Secondly, I tested a metapopulation model against observed fishery and population data for the coral trout in the GBRMP to evaluate how the combined increase in reserve area and reduction in fishing effort in 2004 influenced changes in fish stocks and the commercial fishery. I found that declines in catch, increases in catch rates, and increases in biomass observed since 2004 were substantially attributable to the integration of direct effort controls with the rezoning, rather than the rezoning alone. The combined management approach was estimated to have been more productive for fish and fisheries than if the rezoning had occurred alone, and comparable to what would have been obtained with effort controls alone. My sensitivity analyses also indicated that the direct effort controls prevented initial decreases in catch per unit effort that would have otherwise occurred with the rezoning. My findings demonstrate that, by concurrently restructuring the fishery, the conservation benefits of reserves were enhanced and the fishery cost of rezoning the reserve network was socialised, mitigating negative impacts on individual fishers.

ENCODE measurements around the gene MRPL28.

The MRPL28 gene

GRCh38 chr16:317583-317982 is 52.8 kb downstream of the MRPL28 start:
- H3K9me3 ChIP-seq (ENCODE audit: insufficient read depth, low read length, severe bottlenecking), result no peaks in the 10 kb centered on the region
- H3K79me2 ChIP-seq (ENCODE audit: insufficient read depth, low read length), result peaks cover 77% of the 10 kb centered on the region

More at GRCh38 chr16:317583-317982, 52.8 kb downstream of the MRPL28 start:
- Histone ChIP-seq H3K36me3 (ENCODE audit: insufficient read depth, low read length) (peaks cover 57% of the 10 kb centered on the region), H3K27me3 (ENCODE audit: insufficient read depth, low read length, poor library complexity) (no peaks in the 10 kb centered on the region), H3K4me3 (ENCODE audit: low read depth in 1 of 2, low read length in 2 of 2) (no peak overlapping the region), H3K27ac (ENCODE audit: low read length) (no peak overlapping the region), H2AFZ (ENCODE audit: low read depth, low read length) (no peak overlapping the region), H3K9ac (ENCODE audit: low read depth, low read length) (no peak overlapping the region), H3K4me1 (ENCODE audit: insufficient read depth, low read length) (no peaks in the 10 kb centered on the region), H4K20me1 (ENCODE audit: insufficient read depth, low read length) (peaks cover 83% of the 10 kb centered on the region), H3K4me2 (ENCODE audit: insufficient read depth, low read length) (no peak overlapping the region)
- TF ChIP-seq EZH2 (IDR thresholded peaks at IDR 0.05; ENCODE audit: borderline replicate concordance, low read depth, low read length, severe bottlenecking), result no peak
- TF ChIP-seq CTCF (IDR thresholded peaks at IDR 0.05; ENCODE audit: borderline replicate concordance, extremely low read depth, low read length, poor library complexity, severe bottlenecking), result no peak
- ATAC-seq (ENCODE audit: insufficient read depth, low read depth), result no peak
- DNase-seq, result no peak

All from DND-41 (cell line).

Lastly, I evaluated the effects that reserves can have on fisheries subject to environmental disturbances. I found that they can be beneficial, reducing the magnitude of temporal fluctuations in yields and biomass, and extending the time to disturbancedriven collapse. This was true whether the fishery was heavily exploited and reserves increased average yields, or moderately exploited and reserves decreased average yields. Appling my model to a disturbed coral trout metapopulation across a small reserve network in the GBRMP, I find that protecting a mix of disturbed and non-disturbed reefs consistently provided stability for both fish populations and fishery catches, under a range of dispersal and reserve coverage scenarios. Furthermore, more centralised reserves were the most beneficial for reducing disturbance driven fluctuations in yields and biomass. This shows that, regardless of whether reserves increase or decrease time-averaged fishery yields, they can stabilize fisheries and fished populations, enhancing the sustainability and predictability of fishery dynamics, and ensuring the consistency of ecosystem functions provided by fished populations.